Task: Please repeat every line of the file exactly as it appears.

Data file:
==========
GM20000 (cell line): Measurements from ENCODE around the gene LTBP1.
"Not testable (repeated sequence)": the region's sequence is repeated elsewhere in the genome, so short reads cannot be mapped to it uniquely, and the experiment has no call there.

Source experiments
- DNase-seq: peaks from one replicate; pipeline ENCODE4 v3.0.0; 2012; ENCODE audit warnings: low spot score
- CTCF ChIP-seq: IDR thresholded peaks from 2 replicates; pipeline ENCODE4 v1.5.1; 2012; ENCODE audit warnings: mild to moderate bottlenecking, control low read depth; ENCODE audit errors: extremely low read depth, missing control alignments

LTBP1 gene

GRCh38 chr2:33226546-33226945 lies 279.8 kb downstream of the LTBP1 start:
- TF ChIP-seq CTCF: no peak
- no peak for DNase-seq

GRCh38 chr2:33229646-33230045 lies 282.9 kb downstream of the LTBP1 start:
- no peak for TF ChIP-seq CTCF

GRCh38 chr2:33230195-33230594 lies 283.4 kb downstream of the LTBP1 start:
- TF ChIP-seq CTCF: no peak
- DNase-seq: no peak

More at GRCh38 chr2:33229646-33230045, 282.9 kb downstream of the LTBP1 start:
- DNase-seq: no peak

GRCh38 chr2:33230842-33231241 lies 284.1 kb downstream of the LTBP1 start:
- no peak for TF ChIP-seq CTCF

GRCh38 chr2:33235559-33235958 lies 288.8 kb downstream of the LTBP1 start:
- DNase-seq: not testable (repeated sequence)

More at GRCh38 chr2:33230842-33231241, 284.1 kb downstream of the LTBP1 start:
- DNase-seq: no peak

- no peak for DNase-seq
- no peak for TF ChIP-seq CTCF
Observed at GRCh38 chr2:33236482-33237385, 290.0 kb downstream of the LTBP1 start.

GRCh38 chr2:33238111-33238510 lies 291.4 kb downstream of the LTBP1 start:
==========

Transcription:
GM20000 (cell line): Measurements from ENCODE around the gene LTBP1.
"Not testable (repeated sequence)": the region's sequence is repeated elsewhere in the genome, so short reads cannot be mapped to it uniquely, and the experiment has no call there.

Source experiments
- DNase-seq: peaks from one replicate; pipeline ENCODE4 v3.0.0; 2012; ENCODE audit warnings: low spot score
- CTCF ChIP-seq: IDR thresholded peaks from 2 replicates; pipeline ENCODE4 v1.5.1; 2012; ENCODE audit warnings: mild to moderate bottlenecking, control low read depth; ENCODE audit errors: extremely low read depth, missing control alignments

LTBP1 gene

GRCh38 chr2:33226546-33226945 lies 279.8 kb downstream of the LTBP1 start:
- TF ChIP-seq CTCF: no peak
- no peak for DNase-seq

GRCh38 chr2:33229646-33230045 lies 282.9 kb downstream of the LTBP1 start:
- no peak for TF ChIP-seq CTCF

GRCh38 chr2:33230195-33230594 lies 283.4 kb downstream of the LTBP1 start:
- TF ChIP-seq CTCF: no peak
- DNase-seq: no peak

More at GRCh38 chr2:33229646-33230045, 282.9 kb downstream of the LTBP1 start:
- DNase-seq: no peak

GRCh38 chr2:33230842-33231241 lies 284.1 kb downstream of the LTBP1 start:
- no peak for TF ChIP-seq CTCF

GRCh38 chr2:33235559-33235958 lies 288.8 kb downstream of the LTBP1 start:
- DNase-seq: not testable (repeated sequence)

More at GRCh38 chr2:33230842-33231241, 284.1 kb downstream of the LTBP1 start:
- DNase-seq: no peak

- no peak for DNase-seq
- no peak for TF ChIP-seq CTCF
Observed at GRCh38 chr2:33236482-33237385, 290.0 kb downstream of the LTBP1 start.

GRCh38 chr2:33238111-33238510 lies 291.4 kb downstream of the LTBP1 start: